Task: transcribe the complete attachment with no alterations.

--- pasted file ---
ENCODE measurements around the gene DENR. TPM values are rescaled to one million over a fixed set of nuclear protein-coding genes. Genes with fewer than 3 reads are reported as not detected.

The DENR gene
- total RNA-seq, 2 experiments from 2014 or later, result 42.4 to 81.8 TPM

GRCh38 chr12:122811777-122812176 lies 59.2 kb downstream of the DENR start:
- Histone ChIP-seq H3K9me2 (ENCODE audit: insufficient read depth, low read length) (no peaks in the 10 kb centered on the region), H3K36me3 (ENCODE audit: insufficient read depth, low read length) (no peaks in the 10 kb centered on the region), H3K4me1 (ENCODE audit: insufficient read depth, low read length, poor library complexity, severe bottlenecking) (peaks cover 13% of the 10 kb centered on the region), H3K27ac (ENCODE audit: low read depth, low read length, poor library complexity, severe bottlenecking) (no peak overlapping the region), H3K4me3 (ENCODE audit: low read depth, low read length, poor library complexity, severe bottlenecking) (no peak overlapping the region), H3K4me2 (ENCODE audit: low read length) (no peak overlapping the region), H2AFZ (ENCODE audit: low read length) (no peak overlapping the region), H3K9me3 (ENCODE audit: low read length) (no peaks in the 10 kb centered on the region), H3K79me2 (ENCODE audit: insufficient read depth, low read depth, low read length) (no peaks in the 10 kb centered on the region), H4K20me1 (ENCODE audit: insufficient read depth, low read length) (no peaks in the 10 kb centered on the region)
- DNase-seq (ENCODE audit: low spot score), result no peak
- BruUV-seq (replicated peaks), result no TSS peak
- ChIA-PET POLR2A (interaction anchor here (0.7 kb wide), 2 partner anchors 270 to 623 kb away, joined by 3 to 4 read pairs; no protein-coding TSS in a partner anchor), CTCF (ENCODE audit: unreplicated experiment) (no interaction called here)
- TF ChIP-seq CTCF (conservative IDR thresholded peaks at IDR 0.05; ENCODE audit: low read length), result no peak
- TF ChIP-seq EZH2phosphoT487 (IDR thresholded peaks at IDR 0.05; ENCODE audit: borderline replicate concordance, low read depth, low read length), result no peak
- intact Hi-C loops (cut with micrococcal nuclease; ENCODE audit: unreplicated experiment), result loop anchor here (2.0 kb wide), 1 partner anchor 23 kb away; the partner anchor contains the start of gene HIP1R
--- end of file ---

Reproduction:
ENCODE measurements around the gene DENR. TPM values are rescaled to one million over a fixed set of nuclear protein-coding genes. Genes with fewer than 3 reads are reported as not detected.

The DENR gene
- total RNA-seq, 2 experiments from 2014 or later, result 42.4 to 81.8 TPM

GRCh38 chr12:122811777-122812176 lies 59.2 kb downstream of the DENR start:
- Histone ChIP-seq H3K9me2 (ENCODE audit: insufficient read depth, low read length) (no peaks in the 10 kb centered on the region), H3K36me3 (ENCODE audit: insufficient read depth, low read length) (no peaks in the 10 kb centered on the region), H3K4me1 (ENCODE audit: insufficient read depth, low read length, poor library complexity, severe bottlenecking) (peaks cover 13% of the 10 kb centered on the region), H3K27ac (ENCODE audit: low read depth, low read length, poor library complexity, severe bottlenecking) (no peak overlapping the region), H3K4me3 (ENCODE audit: low read depth, low read length, poor library complexity, severe bottlenecking) (no peak overlapping the region), H3K4me2 (ENCODE audit: low read length) (no peak overlapping the region), H2AFZ (ENCODE audit: low read length) (no peak overlapping the region), H3K9me3 (ENCODE audit: low read length) (no peaks in the 10 kb centered on the region), H3K79me2 (ENCODE audit: insufficient read depth, low read depth, low read length) (no peaks in the 10 kb centered on the region), H4K20me1 (ENCODE audit: insufficient read depth, low read length) (no peaks in the 10 kb centered on the region)
- DNase-seq (ENCODE audit: low spot score), result no peak
- BruUV-seq (replicated peaks), result no TSS peak
- ChIA-PET POLR2A (interaction anchor here (0.7 kb wide), 2 partner anchors 270 to 623 kb away, joined by 3 to 4 read pairs; no protein-coding TSS in a partner anchor), CTCF (ENCODE audit: unreplicated experiment) (no interaction called here)
- TF ChIP-seq CTCF (conservative IDR thresholded peaks at IDR 0.05; ENCODE audit: low read length), result no peak
- TF ChIP-seq EZH2phosphoT487 (IDR thresholded peaks at IDR 0.05; ENCODE audit: borderline replicate concordance, low read depth, low read length), result no peak
- intact Hi-C loops (cut with micrococcal nuclease; ENCODE audit: unreplicated experiment), result loop anchor here (2.0 kb wide), 1 partner anchor 23 kb away; the partner anchor contains the start of gene HIP1R